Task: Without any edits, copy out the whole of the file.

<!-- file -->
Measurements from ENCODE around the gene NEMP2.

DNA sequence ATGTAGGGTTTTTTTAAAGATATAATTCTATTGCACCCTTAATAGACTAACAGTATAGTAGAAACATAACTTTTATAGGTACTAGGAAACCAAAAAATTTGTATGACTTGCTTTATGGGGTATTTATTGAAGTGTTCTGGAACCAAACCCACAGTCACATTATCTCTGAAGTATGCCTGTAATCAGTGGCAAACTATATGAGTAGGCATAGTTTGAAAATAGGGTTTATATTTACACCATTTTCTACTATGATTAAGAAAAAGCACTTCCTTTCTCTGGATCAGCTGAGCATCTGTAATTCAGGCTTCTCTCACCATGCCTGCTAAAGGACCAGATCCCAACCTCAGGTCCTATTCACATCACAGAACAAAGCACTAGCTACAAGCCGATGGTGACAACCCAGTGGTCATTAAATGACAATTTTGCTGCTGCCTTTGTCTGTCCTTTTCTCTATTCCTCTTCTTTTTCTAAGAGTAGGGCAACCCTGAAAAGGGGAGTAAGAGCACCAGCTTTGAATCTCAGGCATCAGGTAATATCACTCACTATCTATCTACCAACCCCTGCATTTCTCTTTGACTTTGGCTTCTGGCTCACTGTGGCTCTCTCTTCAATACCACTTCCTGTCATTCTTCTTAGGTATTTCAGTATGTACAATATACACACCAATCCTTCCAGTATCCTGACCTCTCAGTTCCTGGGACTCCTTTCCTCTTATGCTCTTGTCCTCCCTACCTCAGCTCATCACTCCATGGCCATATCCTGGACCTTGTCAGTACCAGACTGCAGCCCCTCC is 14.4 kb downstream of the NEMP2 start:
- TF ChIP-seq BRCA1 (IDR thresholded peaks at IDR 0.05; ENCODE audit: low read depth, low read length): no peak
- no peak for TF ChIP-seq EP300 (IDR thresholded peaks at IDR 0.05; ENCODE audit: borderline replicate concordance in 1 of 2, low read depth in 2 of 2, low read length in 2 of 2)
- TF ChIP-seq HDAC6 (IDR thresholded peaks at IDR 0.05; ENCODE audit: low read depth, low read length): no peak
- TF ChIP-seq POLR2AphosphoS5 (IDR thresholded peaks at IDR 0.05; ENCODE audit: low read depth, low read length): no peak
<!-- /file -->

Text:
Measurements from ENCODE around the gene NEMP2.

DNA sequence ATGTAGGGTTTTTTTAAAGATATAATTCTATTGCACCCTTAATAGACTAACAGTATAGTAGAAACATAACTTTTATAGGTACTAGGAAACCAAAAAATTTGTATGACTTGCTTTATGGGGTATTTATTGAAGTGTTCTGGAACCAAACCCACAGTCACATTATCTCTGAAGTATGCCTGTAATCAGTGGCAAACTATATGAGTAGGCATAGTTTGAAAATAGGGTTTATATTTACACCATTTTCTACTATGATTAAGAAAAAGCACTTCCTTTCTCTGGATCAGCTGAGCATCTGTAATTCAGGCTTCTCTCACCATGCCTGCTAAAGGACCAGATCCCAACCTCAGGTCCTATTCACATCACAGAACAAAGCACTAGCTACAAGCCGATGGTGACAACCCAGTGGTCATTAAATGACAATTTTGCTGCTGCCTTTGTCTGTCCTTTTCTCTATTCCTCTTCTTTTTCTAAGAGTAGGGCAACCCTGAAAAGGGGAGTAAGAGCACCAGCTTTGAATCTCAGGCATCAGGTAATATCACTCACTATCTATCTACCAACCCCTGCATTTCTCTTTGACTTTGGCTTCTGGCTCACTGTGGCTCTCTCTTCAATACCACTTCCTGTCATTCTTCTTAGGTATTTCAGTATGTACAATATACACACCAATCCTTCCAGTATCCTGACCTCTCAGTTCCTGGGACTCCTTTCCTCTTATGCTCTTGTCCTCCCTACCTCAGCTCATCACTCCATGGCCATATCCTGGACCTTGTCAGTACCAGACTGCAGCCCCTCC is 14.4 kb downstream of the NEMP2 start:
- TF ChIP-seq BRCA1 (IDR thresholded peaks at IDR 0.05; ENCODE audit: low read depth, low read length): no peak
- no peak for TF ChIP-seq EP300 (IDR thresholded peaks at IDR 0.05; ENCODE audit: borderline replicate concordance in 1 of 2, low read depth in 2 of 2, low read length in 2 of 2)
- TF ChIP-seq HDAC6 (IDR thresholded peaks at IDR 0.05; ENCODE audit: low read depth, low read length): no peak
- TF ChIP-seq POLR2AphosphoS5 (IDR thresholded peaks at IDR 0.05; ENCODE audit: low read depth, low read length): no peak